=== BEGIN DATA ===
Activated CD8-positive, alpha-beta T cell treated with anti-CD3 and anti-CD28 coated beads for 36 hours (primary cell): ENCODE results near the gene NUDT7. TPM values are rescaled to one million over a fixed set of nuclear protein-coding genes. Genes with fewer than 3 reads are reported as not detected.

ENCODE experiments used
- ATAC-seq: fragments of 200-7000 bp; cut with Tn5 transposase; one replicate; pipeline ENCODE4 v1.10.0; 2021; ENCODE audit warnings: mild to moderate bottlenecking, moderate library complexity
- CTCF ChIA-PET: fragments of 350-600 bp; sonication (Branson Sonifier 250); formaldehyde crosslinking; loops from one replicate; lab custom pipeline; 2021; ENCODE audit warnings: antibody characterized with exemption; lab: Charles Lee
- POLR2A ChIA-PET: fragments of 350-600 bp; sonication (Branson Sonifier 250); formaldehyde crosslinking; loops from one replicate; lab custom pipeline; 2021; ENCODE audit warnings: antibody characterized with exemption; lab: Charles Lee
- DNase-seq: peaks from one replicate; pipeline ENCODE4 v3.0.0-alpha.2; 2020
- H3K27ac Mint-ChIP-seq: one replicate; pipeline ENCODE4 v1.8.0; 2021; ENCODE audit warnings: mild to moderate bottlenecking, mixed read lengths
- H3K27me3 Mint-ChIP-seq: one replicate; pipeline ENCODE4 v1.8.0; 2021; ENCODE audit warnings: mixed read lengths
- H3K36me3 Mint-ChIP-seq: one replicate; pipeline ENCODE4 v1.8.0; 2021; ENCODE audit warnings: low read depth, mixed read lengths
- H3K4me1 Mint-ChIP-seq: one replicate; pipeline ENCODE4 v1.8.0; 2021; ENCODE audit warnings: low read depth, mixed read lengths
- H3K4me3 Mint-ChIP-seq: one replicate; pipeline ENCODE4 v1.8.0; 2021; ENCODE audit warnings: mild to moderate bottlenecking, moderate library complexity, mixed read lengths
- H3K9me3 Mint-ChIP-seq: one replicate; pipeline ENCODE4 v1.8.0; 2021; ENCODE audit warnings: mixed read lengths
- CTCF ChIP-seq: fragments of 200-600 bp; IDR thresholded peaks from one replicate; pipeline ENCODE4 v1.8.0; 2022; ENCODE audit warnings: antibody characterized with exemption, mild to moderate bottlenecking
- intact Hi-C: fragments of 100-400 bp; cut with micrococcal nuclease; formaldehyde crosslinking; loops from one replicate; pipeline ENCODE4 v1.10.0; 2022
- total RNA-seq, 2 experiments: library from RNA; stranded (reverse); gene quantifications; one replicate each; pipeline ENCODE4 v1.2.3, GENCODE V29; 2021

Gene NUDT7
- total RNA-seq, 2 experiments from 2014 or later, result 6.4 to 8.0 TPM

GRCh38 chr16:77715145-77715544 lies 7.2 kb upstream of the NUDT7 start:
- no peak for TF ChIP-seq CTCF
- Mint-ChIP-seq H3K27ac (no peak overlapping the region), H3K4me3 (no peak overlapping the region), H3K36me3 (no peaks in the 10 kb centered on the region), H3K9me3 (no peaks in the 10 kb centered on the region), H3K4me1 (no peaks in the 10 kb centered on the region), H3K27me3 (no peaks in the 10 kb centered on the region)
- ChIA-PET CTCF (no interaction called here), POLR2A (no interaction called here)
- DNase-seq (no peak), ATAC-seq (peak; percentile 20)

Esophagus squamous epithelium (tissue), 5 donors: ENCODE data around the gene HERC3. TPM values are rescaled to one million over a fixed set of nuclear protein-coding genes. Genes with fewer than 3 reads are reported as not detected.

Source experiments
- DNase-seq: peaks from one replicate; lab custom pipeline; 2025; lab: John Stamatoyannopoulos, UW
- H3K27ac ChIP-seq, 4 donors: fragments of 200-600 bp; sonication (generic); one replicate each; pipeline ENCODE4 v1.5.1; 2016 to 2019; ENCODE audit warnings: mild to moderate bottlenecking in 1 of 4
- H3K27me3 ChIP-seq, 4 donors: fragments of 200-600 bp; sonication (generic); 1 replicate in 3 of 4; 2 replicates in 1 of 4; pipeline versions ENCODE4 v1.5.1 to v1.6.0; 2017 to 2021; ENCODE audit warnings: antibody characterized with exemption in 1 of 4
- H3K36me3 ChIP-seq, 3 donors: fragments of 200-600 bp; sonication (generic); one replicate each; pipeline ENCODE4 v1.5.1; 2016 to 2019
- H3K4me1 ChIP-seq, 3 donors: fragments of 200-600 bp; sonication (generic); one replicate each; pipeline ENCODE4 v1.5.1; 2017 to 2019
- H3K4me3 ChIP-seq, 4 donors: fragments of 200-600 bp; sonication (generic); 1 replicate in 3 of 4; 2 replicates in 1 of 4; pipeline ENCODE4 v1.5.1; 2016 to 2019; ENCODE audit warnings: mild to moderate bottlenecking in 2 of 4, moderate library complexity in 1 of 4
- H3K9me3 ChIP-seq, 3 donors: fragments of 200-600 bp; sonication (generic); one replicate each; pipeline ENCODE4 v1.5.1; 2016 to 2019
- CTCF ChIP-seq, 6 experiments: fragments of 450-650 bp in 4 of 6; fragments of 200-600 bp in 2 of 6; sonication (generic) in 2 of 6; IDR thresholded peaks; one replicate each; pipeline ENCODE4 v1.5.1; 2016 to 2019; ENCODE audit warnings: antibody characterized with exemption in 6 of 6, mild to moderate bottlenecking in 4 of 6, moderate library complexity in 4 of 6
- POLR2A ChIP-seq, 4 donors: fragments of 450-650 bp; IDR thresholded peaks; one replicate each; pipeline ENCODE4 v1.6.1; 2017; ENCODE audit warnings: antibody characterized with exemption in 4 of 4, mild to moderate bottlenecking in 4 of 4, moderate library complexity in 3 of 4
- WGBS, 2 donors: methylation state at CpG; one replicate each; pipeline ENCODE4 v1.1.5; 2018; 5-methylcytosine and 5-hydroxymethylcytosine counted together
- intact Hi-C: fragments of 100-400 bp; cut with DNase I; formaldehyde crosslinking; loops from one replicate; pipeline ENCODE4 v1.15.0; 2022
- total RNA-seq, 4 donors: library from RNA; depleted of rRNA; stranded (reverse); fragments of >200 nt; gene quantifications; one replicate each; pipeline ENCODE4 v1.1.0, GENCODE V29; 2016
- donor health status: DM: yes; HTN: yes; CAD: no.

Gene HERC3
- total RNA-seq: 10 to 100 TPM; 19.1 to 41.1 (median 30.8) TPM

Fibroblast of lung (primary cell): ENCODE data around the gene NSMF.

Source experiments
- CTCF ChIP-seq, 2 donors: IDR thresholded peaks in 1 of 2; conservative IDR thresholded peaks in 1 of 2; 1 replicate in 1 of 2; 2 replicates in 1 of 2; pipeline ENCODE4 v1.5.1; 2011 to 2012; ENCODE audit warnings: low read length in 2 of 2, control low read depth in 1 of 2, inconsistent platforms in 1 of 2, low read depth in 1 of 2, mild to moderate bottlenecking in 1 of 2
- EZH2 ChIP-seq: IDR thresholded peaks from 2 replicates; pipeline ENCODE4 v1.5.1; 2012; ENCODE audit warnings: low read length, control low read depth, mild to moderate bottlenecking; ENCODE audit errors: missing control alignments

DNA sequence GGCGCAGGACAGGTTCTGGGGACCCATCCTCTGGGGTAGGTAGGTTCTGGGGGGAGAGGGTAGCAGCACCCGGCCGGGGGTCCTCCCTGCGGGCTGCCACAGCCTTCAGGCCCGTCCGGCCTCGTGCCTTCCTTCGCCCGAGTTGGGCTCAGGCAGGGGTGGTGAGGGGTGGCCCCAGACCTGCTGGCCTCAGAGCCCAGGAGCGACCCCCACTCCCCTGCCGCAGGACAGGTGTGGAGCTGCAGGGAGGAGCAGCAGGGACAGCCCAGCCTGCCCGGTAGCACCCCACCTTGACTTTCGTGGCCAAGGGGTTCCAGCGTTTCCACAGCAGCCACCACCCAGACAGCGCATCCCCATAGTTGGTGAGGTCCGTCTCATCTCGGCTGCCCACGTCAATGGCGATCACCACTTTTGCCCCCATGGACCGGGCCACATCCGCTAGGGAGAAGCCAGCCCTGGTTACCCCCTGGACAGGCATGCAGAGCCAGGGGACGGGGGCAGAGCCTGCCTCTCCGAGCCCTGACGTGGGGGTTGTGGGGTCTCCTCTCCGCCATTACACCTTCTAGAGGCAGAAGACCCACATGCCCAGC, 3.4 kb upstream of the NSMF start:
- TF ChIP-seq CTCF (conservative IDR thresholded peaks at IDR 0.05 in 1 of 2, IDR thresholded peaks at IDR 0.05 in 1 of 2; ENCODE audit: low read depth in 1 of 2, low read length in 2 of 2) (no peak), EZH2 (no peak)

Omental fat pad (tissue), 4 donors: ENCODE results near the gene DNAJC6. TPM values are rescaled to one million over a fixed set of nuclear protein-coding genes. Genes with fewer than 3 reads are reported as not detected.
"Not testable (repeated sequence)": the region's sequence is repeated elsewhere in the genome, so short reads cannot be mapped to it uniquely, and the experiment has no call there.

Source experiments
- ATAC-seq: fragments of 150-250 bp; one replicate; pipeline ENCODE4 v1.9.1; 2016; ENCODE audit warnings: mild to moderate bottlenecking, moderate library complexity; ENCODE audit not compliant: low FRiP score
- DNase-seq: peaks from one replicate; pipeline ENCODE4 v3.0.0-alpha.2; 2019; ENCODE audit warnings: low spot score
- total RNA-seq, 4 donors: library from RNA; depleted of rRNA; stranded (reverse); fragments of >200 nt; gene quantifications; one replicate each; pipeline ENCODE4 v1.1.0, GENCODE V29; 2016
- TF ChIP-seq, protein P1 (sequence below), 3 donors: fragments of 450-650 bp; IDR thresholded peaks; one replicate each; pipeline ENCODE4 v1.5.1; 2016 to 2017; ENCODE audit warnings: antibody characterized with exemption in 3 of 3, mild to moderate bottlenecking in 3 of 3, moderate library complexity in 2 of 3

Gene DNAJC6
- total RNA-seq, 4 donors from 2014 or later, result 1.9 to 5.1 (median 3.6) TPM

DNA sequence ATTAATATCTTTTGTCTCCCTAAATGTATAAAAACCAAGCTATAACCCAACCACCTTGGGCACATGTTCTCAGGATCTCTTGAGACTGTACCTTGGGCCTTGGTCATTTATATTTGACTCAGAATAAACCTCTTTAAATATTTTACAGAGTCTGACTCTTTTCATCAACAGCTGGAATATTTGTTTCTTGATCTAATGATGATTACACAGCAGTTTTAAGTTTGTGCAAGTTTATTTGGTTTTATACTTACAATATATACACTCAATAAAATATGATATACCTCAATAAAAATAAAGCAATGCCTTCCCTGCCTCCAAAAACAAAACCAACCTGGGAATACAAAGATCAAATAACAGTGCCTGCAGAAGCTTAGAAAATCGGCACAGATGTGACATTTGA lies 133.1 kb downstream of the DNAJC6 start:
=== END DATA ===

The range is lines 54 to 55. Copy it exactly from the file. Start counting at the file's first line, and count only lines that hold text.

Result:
- total RNA-seq, 4 donors from 2014 or later, result 1.9 to 5.1 (median 3.6) TPM

DNA sequence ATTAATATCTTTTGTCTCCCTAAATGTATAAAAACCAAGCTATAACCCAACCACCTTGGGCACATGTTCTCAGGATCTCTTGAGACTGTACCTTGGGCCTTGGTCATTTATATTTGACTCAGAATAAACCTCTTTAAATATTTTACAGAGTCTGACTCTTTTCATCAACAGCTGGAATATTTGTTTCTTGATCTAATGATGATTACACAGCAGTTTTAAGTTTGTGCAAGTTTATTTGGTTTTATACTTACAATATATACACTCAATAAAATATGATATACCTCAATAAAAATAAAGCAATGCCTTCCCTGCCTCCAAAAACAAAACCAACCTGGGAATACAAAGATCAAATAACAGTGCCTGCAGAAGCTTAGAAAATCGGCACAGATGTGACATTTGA lies 133.1 kb downstream of the DNAJC6 start: